eNewsChannels COLUMN: The following are my personal observations after 12 years of in-depth study of the Mayflower Pilgrims, a 20-year extensive involvement with visionary Native Americans throughout the United States and Mexico and the Bushmen of the Kalahari in Africa.

The origin story of the first 50 years of the Plymouth Colony has been out of balance since people first starting telling it. It has been out of balance because it has lacked an understanding of the American Indian who first inhabited these lands and who the Mayflower Pilgrims met upon their arrival here.

The pendulum has now swung the other way.

First the story glorified the Pilgrims and left out the Indian. Now it is “politically correct” to debunk the Pilgrims and subsequent founders of the United States and demonize them as villains in an effort to honor the Indian. I believe that this swing of the pendulum in both directions is a result of misunderstanding and misinformation:

The idea that it was solely the Anglo-Saxon who gave birth to the “American Mind” and the “American Spirit” is in my observance inappropriate and inaccurate. That Anglo-Saxon ideals were a leading driving force in forming a new nation based on self-governance is undeniable. The Pilgrims arrived with these ideals as articulated in The Mayflower Compact, which they drafted in the cabin of the Mayflower before their first landing in Provincetown. What is missing from the equation is:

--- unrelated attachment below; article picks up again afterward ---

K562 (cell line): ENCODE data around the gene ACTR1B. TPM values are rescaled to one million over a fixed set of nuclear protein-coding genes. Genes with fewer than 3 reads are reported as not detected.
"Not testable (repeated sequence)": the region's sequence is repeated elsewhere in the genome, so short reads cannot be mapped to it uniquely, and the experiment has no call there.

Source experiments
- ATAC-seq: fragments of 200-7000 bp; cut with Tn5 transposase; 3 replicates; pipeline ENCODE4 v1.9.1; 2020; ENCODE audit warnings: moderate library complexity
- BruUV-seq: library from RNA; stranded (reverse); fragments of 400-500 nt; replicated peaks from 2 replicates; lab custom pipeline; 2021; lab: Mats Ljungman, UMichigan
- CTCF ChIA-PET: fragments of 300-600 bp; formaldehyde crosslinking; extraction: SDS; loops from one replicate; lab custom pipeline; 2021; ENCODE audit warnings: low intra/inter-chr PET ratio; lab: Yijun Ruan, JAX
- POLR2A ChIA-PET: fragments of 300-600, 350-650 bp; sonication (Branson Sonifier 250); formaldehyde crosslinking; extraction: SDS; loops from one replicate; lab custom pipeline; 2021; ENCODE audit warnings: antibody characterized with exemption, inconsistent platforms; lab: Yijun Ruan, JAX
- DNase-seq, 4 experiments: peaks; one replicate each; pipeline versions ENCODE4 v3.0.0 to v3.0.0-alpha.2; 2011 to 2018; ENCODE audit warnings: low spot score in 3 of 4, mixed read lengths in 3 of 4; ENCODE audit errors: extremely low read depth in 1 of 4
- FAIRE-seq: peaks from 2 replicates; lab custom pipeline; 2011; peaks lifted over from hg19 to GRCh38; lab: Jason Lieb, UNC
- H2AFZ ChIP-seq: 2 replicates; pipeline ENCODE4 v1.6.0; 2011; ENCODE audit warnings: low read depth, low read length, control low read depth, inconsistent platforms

a. The relationship of the Mayflower Pilgrims with the Wampanoags for the first 50 years of Plymouth Plantation’s existence – driven by the inspired vision of the Pilgrim leaders and the Wampanoag chief, Massasoit.

b. The role that Native American thought has played in the evolution of the ideals which became the Constitution of the United States.

c. The importance to the future of what the Native Americans are carrying in their understanding of the nature of the universe.

d. The role played by the many diverse cultures who subsequently came to the New World.

Article is Copr. © 2010, 2011 by Connie Baxter Marlow. All rights reserved.

Connie Baxter Marlow, filmmaker, photographer, writer and speaker is a futurist who feels she has discovered missing pieces to the prevailing paradigm. For 15 years she has been creating forums for dissemination of this missing information primarily through the voices of visionary indigenous elders. She has been speaking at colleges, universities, high schools and independent events around the country on a variety of inspirational topics. Her unique worldview gives her a positive, uplifting approach to history, current events and possible solutions that is inspiring. More: .